“Dan O’Bannon’s Guide to Screenplay Structure” often tends to read more like a memoir of a man who worked with the legendary late great director and writer, and less like an instructional book. Author Dan O’Bannon is able to build a book that’s outside the norm of your typical screenwriting book. Author O’Bannon stresses the importance of writing a book that stands out from the shelves of screenwriting books, and while demonstrating how he sought to break the formula of screenwriting in his days of making movies, he tries to break the formula of screenwriting books in general.
Much of “Dan O’Bannon’s Guide to Screenplay Structure” is based around Dan O’Bannon’s writing experience with screenplays, and co-author Matt Lohr’s experience working with Dan O’Bannon and how he changed his life. In the process, author Dan O’Bannon hopes to change the aspiring screenwriter’s life by assisting them in breaking free from formulas and clichés and attempting to re-mold stories no matter how old hat they may be. O’Bannon took what were traditionally cheesy and clunky premises and with his own sense of style and unique storytelling, reshaped them in to classics and hit films.
Author Dan O’Bannon hopes to instill this upon the reader by exploring all angles of creative writing and what you can hope to learn from him by his anecdotes and thoughts on storytelling in general.
Pilar Alessandra is thinking about the busy writer, the writer who doesn’t have time to sit down every day and write their novels or screenplays. Some of us actually have a day job to pull, but also have the aspirations to write a screenplay. Too often have I’ve heard someone who aspired to create their own screenplay but just didn’t have the time or drive. Alessandra takes that aspiration and fuels it with the ability to write a screenplay in ten minutes at a time. Not only that, but she also teaches you to micro-manage your tasks and create small windows of opportunities to write your scripts within the ten minutes that can guarantee you a perfect script you always envisioned from the get go.
Where to go from there that’s up to you, but getting the script done is a step forward. Picking up the book will cost you ten minutes and fifteen bucks, matched with the ten minutes reading each chapter, along with the ten minutes writing the script after reading the chapters for ten minutes and you have a mathematical formula I couldn’t possibly figure out but is nonetheless an approach toward accomplishing the goal to get a script done.
One angry father wrote to the brilliant director, saying his daughter had not bathed since viewing a bathtub drowning in the 1954 French film “Les Diaboliques,” and now she was refusing to shower after seeing Janet Leigh’s character slashed to death in “Psycho.” Hitchcock responded, “Send her to the dry cleaners.” – The Secrets of “Psycho’s” Shower Scene, Salon.com
“Always make the audience suffer as much as possible.” – Alfred Hitchcock
My obsession with Hitchcock was not one that blossomed in a split second. As someone exposed to the art of filmmaking and movies as a whole from a very early age, it took much time and patience to come around to appreciating folks like Stanley Kubrick, David Lean, William Wyler and Alfred Hitchcock. As a person who grew up in front of the television watching slasher films and zombie movie, it required some effort to sit down in front of a television screen to soak in the nuances and undertones of “Psycho” that would soon become one of my favorite horror films of all time. As a horror movie it’s without a doubt a keen exploration in the unending madness and reign of terror of a man forever damaged by his mother during and after her death. But as a film it’s so intricately made and so diversely entertaining that it’s almost impossible not to enjoy it. As a piece of horror filmmaking, Hitchcock made a movie that’s the epitome of the convention breaking genre masterpiece.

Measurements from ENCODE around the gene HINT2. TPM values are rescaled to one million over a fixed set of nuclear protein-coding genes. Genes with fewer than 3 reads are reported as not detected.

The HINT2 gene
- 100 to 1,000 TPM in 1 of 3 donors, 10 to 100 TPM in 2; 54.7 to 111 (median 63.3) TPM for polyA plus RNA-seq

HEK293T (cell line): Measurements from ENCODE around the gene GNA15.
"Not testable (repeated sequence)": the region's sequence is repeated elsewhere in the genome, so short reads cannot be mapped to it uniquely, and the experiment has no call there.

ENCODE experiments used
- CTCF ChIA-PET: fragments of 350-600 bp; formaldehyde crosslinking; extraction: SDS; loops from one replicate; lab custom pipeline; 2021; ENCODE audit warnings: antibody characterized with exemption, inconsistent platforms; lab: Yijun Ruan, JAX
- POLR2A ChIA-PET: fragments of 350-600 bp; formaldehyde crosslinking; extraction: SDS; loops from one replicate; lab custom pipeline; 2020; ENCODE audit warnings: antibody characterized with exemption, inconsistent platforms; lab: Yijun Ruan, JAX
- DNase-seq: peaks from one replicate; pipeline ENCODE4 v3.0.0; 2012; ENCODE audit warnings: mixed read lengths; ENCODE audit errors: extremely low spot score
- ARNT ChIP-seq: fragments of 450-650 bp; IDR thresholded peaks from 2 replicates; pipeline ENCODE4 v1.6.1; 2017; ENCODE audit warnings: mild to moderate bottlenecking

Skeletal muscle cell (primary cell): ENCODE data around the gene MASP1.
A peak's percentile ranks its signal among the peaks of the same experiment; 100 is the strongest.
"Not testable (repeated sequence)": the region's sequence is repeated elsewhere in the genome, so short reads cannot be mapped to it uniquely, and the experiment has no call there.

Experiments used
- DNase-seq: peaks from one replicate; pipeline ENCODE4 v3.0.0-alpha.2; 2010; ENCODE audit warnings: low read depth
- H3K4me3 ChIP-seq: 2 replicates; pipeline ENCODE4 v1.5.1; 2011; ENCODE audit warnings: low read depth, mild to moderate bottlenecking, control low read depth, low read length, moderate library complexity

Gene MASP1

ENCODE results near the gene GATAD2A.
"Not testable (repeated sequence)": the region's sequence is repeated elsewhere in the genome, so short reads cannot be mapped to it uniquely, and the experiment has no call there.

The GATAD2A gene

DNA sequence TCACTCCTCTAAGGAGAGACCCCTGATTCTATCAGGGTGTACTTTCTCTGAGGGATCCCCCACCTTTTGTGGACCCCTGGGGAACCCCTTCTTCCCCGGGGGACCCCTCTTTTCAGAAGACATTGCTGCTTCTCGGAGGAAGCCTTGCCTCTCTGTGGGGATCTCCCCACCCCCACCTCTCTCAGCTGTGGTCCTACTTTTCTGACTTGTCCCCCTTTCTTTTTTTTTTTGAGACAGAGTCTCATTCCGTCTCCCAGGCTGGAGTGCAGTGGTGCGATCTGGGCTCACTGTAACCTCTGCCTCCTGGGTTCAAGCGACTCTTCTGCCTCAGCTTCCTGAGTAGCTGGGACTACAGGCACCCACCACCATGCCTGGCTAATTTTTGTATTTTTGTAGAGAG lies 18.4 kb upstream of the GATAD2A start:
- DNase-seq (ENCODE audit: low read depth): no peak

Through the respective teachings and psychology of Jung and Freud and many others, author Kim Hudson creates a rather astonishing look at the breakdown and dissection of the virgin role in popular fiction and how the role applies to the order of storytelling and screenplays. For those interested, this is strictly a book for the writers, primarily the screenwriter who would want a second glance and exploration in to the virginal figure of lore and myth that involves the female virgin that forms a quest of exploration through hardships.
While the male virgin is more based around realistic hardships that also lead to a similar quest of exploration. The way author Hudson masterfully breaks down the elements of the character and the models of archetypes and molds, she manages to explain just about every popular tale in pop culture where our virginal hero is one who is guided on a quest and led through a journey of awakening aided by the coward i.e. “Star Wars.”
What’s a MITH? Not a myth, you moron, a MITH.
Well, that’s something you’ll have to find out for yourself. I had to after reading “Save the Cat! Goes to the Movies” and I wasn’t sure I’d get anything out of it.
I mean on the cover it seems cutesy, but the introduction almost suggests it’s going to tell us something we already know. Does it? Well, upon reading the first chapter, I found I couldn’t stop reading, and that’s because Blake Snyder does tell us stuff we already know, but then… he surprises you too.